Oops, bit of a mistake on the Irish crochet lace project. No, I hadn't forgotten about it at all: in fact it was just the size to keep on the side of my desk so that I could pick up the current motif and do a few stitches while waiting for the computer to boot up. However, when things got frantic on the sock front, I needed to carry round a fine crochet hook for any dropped stitches and grabbed this one. Then when the socks were finished, of course, being the tidy creature that I (occasionally) am, I put the crochet hook neatly away in the appropriate box. Now I can't remember what gauge I was using! Only thing is to try several and see if they look right - but the motto is, always, ALWAYS take notes at the time. I know, I know, you do that out of habit, but I tend to dive in with such enthusiasm that note-taking is the furthest thing from my mind. I have a great batwing jacket that I'm working from cuff to cuff (a copy of one I bought years ago and love the colour scheme) and halfway through I needed the circular for something else so slipped it off on to another, and then needed that one too, so it progressed to another... yes, that's right, I now haven't a clue which size I started with!
I love Angeluna's story that a friend of hers takes a tiny weighing scales to the yarn shop to make sure she gets the best weight for her money. That is so ingenious! I must try to track down one of those little hanging scales which would be ideal for suspending a skein. I know you can get them in some US post offices but they're certainly not easy to find here.
And speaking of skeins - look what arrived the other day from Gill at Woollyworks!
Some utterly divine suri alpaca laceweight from Cherry Tree Hill in the Silver Streak colourway, and another skein of that lovely Blue Heron beaded rayon. I'd already got a skein of the latter, but realised that it needed a companion to be really happy. And I couldn't resist the suri alpaca in that colourway. It speaks of birch trees in the snow and Northern winters and all kinds of beautiful things. It will make the most stunning shawl. I wonder what pattern you'd use, Lene? And I wish Gill would stop listing such irresistible yarns on her Woollyworks website. Every time I go on I see something I can't live without. Are you listening, Gill?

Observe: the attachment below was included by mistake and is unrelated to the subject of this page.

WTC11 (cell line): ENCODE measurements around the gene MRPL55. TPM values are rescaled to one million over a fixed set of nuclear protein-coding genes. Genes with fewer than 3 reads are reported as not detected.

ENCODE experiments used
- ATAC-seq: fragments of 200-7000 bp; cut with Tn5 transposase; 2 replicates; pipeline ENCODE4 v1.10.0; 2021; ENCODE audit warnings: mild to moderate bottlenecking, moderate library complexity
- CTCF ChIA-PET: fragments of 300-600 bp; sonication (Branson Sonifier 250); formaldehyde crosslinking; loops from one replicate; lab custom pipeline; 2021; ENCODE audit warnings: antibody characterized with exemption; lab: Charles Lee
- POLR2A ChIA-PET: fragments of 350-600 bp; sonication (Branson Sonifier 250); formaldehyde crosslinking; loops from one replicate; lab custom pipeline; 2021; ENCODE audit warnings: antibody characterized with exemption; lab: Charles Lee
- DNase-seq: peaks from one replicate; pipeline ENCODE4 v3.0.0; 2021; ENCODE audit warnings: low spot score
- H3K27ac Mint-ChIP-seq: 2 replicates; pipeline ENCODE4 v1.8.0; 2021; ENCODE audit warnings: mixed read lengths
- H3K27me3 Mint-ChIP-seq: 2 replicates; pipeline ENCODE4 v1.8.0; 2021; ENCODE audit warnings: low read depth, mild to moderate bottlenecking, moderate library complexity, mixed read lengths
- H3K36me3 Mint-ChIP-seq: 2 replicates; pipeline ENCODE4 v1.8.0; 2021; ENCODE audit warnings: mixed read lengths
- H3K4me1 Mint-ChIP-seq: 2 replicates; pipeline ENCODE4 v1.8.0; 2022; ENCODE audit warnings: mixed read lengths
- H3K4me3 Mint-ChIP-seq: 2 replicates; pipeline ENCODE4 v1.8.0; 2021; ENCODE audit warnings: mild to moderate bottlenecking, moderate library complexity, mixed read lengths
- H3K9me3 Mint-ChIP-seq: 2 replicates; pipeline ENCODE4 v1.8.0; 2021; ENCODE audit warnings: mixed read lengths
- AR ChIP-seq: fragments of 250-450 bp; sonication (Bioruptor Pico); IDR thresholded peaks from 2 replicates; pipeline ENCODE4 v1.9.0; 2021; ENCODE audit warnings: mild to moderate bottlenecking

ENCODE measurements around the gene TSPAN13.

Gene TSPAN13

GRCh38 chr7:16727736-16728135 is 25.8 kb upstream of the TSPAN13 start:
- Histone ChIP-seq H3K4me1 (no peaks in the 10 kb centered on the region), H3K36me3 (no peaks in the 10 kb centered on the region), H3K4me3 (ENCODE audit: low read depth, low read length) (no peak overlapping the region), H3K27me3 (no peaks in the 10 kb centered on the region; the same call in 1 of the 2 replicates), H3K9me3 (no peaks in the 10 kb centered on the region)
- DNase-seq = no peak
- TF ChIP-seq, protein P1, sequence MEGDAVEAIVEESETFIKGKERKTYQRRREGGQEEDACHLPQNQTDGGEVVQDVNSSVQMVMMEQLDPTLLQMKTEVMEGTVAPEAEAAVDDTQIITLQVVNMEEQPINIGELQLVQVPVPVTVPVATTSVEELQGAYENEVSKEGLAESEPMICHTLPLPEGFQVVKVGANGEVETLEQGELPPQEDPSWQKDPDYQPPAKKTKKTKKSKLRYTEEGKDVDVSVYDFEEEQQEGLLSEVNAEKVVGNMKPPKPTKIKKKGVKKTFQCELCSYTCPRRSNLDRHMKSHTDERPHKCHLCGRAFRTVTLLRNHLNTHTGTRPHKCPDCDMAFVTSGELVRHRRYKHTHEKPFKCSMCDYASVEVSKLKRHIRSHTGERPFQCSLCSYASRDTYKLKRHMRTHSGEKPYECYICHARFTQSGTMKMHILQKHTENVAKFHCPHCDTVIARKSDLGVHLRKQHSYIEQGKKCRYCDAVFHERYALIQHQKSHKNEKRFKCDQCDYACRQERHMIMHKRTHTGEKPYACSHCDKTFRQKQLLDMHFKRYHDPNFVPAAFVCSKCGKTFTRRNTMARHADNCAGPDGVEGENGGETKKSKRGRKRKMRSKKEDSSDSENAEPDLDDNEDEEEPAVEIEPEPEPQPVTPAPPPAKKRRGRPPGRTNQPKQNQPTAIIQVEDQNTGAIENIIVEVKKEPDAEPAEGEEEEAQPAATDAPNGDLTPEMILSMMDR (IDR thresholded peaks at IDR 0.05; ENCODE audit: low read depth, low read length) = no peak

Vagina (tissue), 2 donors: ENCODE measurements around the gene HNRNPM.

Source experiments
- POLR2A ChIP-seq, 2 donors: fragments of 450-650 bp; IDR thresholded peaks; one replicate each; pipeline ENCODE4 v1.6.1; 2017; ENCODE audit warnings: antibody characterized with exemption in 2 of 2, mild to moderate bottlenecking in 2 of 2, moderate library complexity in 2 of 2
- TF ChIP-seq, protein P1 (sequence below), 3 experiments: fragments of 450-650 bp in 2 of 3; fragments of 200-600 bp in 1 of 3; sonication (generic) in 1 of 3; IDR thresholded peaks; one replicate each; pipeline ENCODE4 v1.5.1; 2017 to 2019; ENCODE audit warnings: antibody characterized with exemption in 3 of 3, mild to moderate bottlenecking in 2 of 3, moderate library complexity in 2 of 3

Actually, Anne's queries about hap shawls, and then Lene's posting about her own new shawl made me realise that I couldn't live another instant without one too. I know, I know, I've already got quite a few, but this was to be in the soft Shetland or Faroese style, that I could wrap around and tie at the back, you know the kind? 'Cause we don't get really cold winters here very often, so it is to be something that I can pull on in the early mornings for additional warmth when I take the dogs out, or shrug round my shoulders when the evening is getting slightly chilly.
But didn't dare to start on that aristocratic suri alpaca. It requires some suffering, some experience beforehand, before I can humbly approach its beauty and calm. So I went rummaging and found a big cone of a really lovely dark soft Italian yarn that I'd grabbed on a visit to one of my pet mill outlets a few years ago and hadn't found the right use for yet. It could be either dark brown or dark green, depending on the light, and it's fairly fine. Then I needed a lighter yarn for contrast - grey didn't seem to work properly, so I hauled out a friendly cone of pure Cheviot wool - actually from the same mill outlet and in what looks and feels like roughly the same thickness.
This is the pattern I'm following. It's from Cheryl Oberle's Folk Shawls. It will be my first time trying to follow a chart so I hope I can do it. The main central part is just increasing in garter stitch, then the borders are in varying colours and have the feather and fan pattern. Nothing ventured, nothing gained - here we go!
This is as far as I've got. And hey, can you see those stitch markers peeping out? I decided it would be a good idea to have one either side of the central stitch, even though it looks pretty obvious . When you're knitting at speed, it's fatally easy to miss that centre. And then, do you know, I felt a bit fond of those stitch markers and wondered if it would be a good idea to incorporate just a couple more, so that I could keep track of whether I had the correct number of stitches on either side (in this pattern, as in most, you increase every row at the edges and every second row at the centre, so the potential for wildly varying counts on either side are considerable). Of course the entire box of stitch markers got wildly excited at the prospect of another outing and started chickering and jumping up and down and hopping out and running all over the table until I thought I'd never get them back in and tucked up. 'All in good time,' I told them sternly. 'You'll all be needed at some point, but not just yet. Wait till you hear your names called.'
Fingers crossed for the (charted) pattern section. I've had a glance and can't make head nor tail of it. It might be a good idea to look up a written version of Feather & Fan and use that as a kind of translation guide until I get used to chart reading.